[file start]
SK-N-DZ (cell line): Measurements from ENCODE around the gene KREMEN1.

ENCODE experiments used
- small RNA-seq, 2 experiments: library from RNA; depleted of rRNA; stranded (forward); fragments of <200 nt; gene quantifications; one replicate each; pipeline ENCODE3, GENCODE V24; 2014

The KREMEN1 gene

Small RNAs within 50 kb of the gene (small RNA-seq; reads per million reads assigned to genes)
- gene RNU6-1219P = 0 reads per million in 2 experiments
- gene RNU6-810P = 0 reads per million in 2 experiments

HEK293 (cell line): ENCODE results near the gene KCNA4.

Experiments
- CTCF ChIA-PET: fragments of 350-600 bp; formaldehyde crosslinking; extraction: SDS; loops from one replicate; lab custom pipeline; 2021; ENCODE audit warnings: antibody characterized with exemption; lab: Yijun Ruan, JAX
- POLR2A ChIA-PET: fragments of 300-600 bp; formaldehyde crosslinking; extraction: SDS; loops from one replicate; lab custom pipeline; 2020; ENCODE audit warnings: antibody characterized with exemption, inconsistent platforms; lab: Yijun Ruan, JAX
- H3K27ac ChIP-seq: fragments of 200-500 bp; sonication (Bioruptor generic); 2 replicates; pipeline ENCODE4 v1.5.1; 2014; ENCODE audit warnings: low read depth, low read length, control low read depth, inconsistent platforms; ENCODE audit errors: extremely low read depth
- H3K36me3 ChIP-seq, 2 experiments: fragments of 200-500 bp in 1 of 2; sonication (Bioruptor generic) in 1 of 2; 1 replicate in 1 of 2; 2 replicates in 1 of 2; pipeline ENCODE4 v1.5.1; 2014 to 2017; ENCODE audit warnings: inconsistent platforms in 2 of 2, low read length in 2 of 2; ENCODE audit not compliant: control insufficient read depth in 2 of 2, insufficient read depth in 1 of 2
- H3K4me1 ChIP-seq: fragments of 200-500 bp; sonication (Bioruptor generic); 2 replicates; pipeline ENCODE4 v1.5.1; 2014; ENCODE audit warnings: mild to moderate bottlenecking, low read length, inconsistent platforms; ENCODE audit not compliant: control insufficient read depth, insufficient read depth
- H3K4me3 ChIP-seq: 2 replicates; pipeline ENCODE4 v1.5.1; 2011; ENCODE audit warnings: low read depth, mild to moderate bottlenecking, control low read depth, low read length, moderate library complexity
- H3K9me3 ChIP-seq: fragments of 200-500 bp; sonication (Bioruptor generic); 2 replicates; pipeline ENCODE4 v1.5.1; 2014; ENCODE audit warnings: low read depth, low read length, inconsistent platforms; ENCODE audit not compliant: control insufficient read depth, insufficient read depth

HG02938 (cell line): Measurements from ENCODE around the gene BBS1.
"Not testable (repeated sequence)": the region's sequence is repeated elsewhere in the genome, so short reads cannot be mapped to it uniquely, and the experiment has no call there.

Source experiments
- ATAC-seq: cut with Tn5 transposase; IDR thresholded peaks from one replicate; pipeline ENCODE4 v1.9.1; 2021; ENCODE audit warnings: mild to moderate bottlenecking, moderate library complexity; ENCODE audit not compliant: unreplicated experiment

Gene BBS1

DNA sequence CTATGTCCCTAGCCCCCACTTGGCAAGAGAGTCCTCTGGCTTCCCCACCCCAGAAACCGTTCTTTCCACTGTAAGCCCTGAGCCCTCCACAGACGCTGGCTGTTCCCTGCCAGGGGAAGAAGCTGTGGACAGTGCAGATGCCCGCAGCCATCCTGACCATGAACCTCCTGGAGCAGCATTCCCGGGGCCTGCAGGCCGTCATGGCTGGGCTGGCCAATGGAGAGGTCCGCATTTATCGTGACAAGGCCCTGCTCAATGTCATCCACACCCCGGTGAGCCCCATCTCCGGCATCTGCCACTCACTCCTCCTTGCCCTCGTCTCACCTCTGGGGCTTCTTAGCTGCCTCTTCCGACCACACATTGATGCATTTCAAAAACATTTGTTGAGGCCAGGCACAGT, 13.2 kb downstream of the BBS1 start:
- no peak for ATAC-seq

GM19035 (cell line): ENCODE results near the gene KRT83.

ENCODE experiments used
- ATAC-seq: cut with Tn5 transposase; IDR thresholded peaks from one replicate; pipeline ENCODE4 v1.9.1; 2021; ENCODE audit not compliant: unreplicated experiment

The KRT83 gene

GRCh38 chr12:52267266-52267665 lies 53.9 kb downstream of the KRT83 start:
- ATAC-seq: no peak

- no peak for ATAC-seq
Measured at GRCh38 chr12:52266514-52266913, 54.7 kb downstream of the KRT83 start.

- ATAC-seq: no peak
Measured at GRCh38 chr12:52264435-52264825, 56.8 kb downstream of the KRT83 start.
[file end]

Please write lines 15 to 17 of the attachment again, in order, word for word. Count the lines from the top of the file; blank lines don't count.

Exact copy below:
- H3K4me3 ChIP-seq: 2 replicates; pipeline ENCODE4 v1.5.1; 2011; ENCODE audit warnings: low read depth, mild to moderate bottlenecking, control low read depth, low read length, moderate library complexity
- H3K9me3 ChIP-seq: fragments of 200-500 bp; sonication (Bioruptor generic); 2 replicates; pipeline ENCODE4 v1.5.1; 2014; ENCODE audit warnings: low read depth, low read length, inconsistent platforms; ENCODE audit not compliant: control insufficient read depth, insufficient read depth

HG02938 (cell line): Measurements from ENCODE around the gene BBS1.